Loans assessed on a ''portfolio basis''

Hi there,

Is there any advantage in having your loans assessed by one lender on a "portfolio basis" with respect to interest rates and LVR's, but with individual loans being kept separate... versus formally cross-collaterilising them?

Thanks.
 
JIT, not sure if you're asking only about crossing v maintain separate securities or whether you're also asking about advantage of keeping all properties with one lender.
With regard to the first I'm pretty sure you know what the consensus is. Cross collateralising will give the bank more power to look at your whole portfolio etc so don't do it if you don't have to.
With regard to the second, you'll be in a better position to negotiate a better discount off SVR but greater % exposure with one bank = greater risk.

Hmm... Just re-read your q & I think you are asking only about the former. If crossed and you get into trouble or the bank wants to limit exposure, the bank can sell whatever property it likes, not the one you happen to be behind in. In this scenario the potential downside is greater than separate properties. Also limits your flexibility maybe if you want to sell one property & all thye securities are bundled as one. I wouldn't be surprised if you read the 'portfolio' docs whether it may not function as a cross-collaterised obligation anyway through the function of an "all monies" clause but that's just speculation on my part. I'm sure the brokers can give you a much better answer.
 
I have all mine with St George so far. 2 cross coll- the rest separate loans. The last 3 I just went in and said "I'm buying this" I deal with the same lady. She types the details into the computer says" I'll have the paperwork ready in 3 days. I sign that's it. Easy. I have a low LVR which helps.

I'm looking elsewhere now though as I don't want too much with the one bank. It's just been too easy to just go back top them though. Rates are good too. New bank = set up fees and no discount due to only 1 loan.
 
Some lenders don't change application fees, however some fee's are a cost of business, whether that business be rental properties or any other type of business.

I am not saying that we should rejoice in paying fees, or that we want to pay more than we have to, but I would not worry about paying some fee's as long as the outcome worked for me.

These are just my thoughts, I would look at the mountain that I wish to climb, and not the small hill that is in front of me.

Paying some one-off fees to get the structure that will work for me now as well is in the future is a small price to pay.

Have a great day.
 
JIT, not sure if you're asking only about crossing v maintain separate securities or whether you're also asking about advantage of keeping all properties with one lender.
With regard to the first I'm pretty sure you know what the consensus is. Cross collateralising will give the bank more power to look at your whole portfolio etc so don't do it if you don't have to.
With regard to the second, you'll be in a better position to negotiate a better discount off SVR but greater % exposure with one bank = greater risk.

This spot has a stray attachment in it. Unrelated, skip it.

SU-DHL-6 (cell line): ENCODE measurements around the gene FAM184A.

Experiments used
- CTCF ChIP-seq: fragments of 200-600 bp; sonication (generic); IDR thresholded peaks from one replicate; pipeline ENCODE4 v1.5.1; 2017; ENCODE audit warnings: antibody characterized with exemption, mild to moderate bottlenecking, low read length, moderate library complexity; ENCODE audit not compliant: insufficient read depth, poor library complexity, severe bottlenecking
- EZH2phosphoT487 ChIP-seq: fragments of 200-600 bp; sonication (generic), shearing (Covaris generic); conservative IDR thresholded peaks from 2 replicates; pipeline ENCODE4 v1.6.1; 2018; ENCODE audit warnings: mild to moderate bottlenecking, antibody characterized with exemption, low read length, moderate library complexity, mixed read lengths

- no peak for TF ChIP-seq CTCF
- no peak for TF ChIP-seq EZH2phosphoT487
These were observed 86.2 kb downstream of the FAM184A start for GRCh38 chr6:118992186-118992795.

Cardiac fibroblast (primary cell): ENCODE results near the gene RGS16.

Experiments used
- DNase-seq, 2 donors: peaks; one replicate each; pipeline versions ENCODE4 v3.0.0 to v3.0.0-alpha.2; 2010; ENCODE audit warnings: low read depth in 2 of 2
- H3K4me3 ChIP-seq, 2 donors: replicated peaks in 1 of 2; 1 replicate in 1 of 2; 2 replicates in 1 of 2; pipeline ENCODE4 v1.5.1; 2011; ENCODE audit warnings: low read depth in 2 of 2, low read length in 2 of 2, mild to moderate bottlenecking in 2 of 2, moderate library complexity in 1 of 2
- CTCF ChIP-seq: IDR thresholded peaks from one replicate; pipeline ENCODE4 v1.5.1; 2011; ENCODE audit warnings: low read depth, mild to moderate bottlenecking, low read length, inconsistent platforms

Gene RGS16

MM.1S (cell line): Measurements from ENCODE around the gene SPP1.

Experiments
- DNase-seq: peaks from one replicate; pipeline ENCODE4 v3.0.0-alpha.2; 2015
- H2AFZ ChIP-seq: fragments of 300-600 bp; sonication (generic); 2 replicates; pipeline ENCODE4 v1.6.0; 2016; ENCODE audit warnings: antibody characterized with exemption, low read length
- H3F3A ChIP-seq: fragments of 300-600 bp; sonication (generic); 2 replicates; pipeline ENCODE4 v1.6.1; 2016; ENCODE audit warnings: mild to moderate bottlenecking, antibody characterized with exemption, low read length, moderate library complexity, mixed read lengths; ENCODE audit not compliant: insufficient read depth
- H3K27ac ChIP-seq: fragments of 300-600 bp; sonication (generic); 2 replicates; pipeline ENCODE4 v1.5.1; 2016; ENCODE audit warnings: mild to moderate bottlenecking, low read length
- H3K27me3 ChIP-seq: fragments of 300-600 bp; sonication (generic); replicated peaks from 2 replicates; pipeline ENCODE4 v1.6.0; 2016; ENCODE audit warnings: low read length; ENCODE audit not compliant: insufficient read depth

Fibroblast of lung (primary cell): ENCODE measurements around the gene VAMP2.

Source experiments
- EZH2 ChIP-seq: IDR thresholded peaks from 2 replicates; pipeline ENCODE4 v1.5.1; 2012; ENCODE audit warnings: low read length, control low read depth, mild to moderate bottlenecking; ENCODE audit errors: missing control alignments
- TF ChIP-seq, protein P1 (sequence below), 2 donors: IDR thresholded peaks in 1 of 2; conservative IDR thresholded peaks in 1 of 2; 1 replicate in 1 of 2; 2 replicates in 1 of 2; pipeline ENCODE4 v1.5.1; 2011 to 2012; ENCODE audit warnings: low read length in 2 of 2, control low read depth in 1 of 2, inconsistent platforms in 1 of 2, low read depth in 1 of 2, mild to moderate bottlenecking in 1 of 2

Hmm... Just re-read your q & I think you are asking only about the former. If crossed and you get into trouble or the bank wants to limit exposure, the bank can sell whatever property it likes, not the one you happen to be behind in. In this scenario the potential downside is greater than separate properties. Also limits your flexibility maybe if you want to sell one property & all thye securities are bundled as one. I wouldn't be surprised if you read the 'portfolio' docs whether it may not function as a cross-collaterised obligation anyway through the function of an "all monies" clause but that's just speculation on my part. I'm sure the brokers can give you a much better answer.

Ms Jade,

Actually the plan here was to have all loans with one lender in order to get the maximum rate discount, and then a further rate discount based on the overall portfolio LVR being <80%, for this particular lender.

But... by doing this without formally x-colling the portfolio, and assessing the overall interest rate applied according to the overall portfolio LVR.

Hence... the loans are assessed on a ''portfolio basis'' so to speak.

Each loan would still be secured by one property, with no ''bundling'' of loans and securities.

I'm sure there's an all monies clause (and some other clause) in there which would let the bank do whatever it wants if it needs to, regardless.

Also, I think that when looking to retire (off property investments for example) off an arbitrage on net rent and interest expense, then getting the lowest interest rate possible is critical... it's clearly your biggest expense.

eg. 3% net on $2M = 60kpa +ve CF, vs. 2% net on $2M = $40k +ve CF, so maybe the difference between being fully retired on a modest income, vs. being semi-retired on a lesser income.

If the bank is not playing ball for some reason, then you take the whole lot to another lender in one go (or at least threaten to)...
 
Hi JIT

Dont .............?

Once u become totally rental dependent, to then make your strategy dependent on the GRACE of ONE lender, with the parachute being to move to another once u are "on the nose" would seem risky ?

ta
rolf
 
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